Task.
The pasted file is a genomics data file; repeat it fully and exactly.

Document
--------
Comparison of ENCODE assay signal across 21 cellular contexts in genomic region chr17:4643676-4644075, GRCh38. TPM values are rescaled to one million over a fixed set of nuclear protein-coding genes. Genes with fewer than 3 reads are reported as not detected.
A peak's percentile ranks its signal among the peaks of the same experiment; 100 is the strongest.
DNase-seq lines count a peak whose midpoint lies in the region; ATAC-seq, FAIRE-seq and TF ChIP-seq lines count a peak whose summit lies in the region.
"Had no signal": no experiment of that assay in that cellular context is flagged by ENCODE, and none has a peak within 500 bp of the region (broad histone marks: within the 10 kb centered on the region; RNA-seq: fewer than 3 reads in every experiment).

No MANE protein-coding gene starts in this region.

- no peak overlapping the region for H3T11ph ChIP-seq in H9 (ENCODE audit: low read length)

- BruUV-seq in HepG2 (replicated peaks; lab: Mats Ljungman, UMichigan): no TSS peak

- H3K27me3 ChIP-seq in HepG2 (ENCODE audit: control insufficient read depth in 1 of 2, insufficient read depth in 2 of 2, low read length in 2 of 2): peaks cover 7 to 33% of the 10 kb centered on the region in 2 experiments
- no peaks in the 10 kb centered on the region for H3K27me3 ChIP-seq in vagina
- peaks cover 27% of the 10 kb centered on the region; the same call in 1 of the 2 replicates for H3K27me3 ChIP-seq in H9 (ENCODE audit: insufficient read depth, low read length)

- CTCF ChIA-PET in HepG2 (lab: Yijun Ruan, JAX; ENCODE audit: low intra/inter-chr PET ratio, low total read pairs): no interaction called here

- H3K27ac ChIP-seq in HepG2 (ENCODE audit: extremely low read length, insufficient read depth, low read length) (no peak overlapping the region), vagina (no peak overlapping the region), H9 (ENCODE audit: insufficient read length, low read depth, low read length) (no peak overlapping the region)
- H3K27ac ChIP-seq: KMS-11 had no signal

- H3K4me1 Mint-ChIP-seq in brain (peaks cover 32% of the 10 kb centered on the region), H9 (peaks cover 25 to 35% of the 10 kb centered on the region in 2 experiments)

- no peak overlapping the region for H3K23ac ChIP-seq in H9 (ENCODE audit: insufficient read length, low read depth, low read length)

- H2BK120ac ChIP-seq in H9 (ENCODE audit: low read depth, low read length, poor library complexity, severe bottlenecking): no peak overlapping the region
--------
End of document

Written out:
Comparison of ENCODE assay signal across 21 cellular contexts in genomic region chr17:4643676-4644075, GRCh38. TPM values are rescaled to one million over a fixed set of nuclear protein-coding genes. Genes with fewer than 3 reads are reported as not detected.
A peak's percentile ranks its signal among the peaks of the same experiment; 100 is the strongest.
DNase-seq lines count a peak whose midpoint lies in the region; ATAC-seq, FAIRE-seq and TF ChIP-seq lines count a peak whose summit lies in the region.
"Had no signal": no experiment of that assay in that cellular context is flagged by ENCODE, and none has a peak within 500 bp of the region (broad histone marks: within the 10 kb centered on the region; RNA-seq: fewer than 3 reads in every experiment).

No MANE protein-coding gene starts in this region.

- no peak overlapping the region for H3T11ph ChIP-seq in H9 (ENCODE audit: low read length)

- BruUV-seq in HepG2 (replicated peaks; lab: Mats Ljungman, UMichigan): no TSS peak

- H3K27me3 ChIP-seq in HepG2 (ENCODE audit: control insufficient read depth in 1 of 2, insufficient read depth in 2 of 2, low read length in 2 of 2): peaks cover 7 to 33% of the 10 kb centered on the region in 2 experiments
- no peaks in the 10 kb centered on the region for H3K27me3 ChIP-seq in vagina
- peaks cover 27% of the 10 kb centered on the region; the same call in 1 of the 2 replicates for H3K27me3 ChIP-seq in H9 (ENCODE audit: insufficient read depth, low read length)

- CTCF ChIA-PET in HepG2 (lab: Yijun Ruan, JAX; ENCODE audit: low intra/inter-chr PET ratio, low total read pairs): no interaction called here

- H3K27ac ChIP-seq in HepG2 (ENCODE audit: extremely low read length, insufficient read depth, low read length) (no peak overlapping the region), vagina (no peak overlapping the region), H9 (ENCODE audit: insufficient read length, low read depth, low read length) (no peak overlapping the region)
- H3K27ac ChIP-seq: KMS-11 had no signal

- H3K4me1 Mint-ChIP-seq in brain (peaks cover 32% of the 10 kb centered on the region), H9 (peaks cover 25 to 35% of the 10 kb centered on the region in 2 experiments)

- no peak overlapping the region for H3K23ac ChIP-seq in H9 (ENCODE audit: insufficient read length, low read depth, low read length)

- H2BK120ac ChIP-seq in H9 (ENCODE audit: low read depth, low read length, poor library complexity, severe bottlenecking): no peak overlapping the region